Preheat oven to 425°F. (I used my toaster oven.) Position a rack in the lower third of the oven.

Prepare filling: Combine the diced rhubarb, blueberries, orange zest, sugar, and cornstarch in a medium bowl and set aside.

When ready, remove pie dough from refrigerator. Roll the larger disk on a well-floured surface until it's a few inches larger than your 6-inch pie plate. Place it in the pan for the bottom crust, easing it into the corners without stretching it. Allow excess to hang over the edges.

Roll out the other half of the dough for the top crust. Roll roughly the same size as the pie plate.

Add fruit to bottom crust, then cover with the top crust. Crimp top and bottom crusts together, trimming off any excess. Make a few slits to allow steam to escape.

Brush the entire crust with an egg wash made from one lightly beaten egg white.

Bake for 20 minutes. Open the oven to allow some heat to escape, then turn oven temperature down to 350°F. Continue baking until fruit starts to bubble and ooze out of the ventilation slits, about another 20 minutes. 

Let pie cool completely in the pan before cutting.

This morning, I stitched the April stitchery for My Vintage Kitchen, a free block of the month stitchery from Jenny of Elefantz.

These are very small, and so they can be stitched quickly. With that one finished, I was ready to make up the next block for the Quilting Snowladies. This is block 11 of 12 blocks.

As I was considering where to add the cat, I looked at the last block in the series and realized there is a cat lying on the bed. It's hard to see it in the image on the pattern cover, and so I had to open up the packet and check the drawing just to be sure. Sure enough, a sleeping cat. I've circled it in the image below so that you can see what I saw.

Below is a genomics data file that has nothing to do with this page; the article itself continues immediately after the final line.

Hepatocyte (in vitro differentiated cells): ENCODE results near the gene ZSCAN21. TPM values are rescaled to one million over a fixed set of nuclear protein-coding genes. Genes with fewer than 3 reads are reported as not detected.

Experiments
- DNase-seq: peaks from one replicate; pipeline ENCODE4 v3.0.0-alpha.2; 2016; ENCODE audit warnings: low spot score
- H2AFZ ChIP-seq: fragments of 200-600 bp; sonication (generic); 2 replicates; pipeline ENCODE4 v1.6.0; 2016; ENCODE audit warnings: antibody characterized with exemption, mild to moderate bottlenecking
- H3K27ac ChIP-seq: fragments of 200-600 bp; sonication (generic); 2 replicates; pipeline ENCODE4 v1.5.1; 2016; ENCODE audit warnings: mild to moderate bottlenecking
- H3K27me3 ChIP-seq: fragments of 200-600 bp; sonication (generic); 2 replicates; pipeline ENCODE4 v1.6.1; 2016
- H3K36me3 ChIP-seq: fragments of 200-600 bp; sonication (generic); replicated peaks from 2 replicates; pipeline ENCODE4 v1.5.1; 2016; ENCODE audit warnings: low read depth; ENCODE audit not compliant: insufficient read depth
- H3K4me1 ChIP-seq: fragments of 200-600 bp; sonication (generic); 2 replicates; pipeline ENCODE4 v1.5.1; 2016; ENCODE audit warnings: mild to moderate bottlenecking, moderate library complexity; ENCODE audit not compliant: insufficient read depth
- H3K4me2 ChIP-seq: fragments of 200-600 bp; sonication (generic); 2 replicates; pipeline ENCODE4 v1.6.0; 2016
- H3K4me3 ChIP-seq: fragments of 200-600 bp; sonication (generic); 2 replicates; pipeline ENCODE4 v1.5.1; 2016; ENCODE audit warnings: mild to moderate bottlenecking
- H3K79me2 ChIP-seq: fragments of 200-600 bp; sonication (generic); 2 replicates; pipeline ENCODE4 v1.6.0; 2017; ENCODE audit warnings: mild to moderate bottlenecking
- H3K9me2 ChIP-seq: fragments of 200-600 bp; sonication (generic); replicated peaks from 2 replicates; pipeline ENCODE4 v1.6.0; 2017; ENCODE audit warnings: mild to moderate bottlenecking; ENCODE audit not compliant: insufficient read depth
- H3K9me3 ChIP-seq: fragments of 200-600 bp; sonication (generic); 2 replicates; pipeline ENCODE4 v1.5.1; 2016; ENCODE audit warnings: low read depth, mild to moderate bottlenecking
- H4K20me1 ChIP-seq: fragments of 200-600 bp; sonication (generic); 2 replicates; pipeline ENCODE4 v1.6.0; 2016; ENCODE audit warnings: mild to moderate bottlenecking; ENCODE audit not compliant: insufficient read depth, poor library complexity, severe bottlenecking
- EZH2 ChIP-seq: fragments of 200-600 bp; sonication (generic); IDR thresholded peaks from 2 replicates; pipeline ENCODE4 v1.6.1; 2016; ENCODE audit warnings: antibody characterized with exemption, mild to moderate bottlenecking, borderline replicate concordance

Well...that is a perfect cat for the stitchery I'm doing next, and so I copied the drawing, trimmed out the cat, and added him to the drawing for my tracing. Can you see where I put the cat?

He's positioned in honor of my little night time sleeping buddy, who loves to snuggle under the covers with me at night.

Speaking of cats, Miss Gracie agreed to a photo shoot this morning.

She wants you to see that her furs are starting to grow back, and her wound is almost completely healed over. There is still a little scabby area where the drain was placed, but otherwise, it's looking pretty good.

Her daddy gave her a brushing, and so she's feeling very pretty this morning. I think her scar is a little itchy and some gentle brushing in that area got her purr box running.

We are going to a "celebration of life" for a friend this afternoon, and then we'll go have dinner out at one of our favorite restaurants. We don't eat out often, and so I'm looking forward to that.

Also today I'm hoping to get a start on my next Irish door. This is the one I've selected: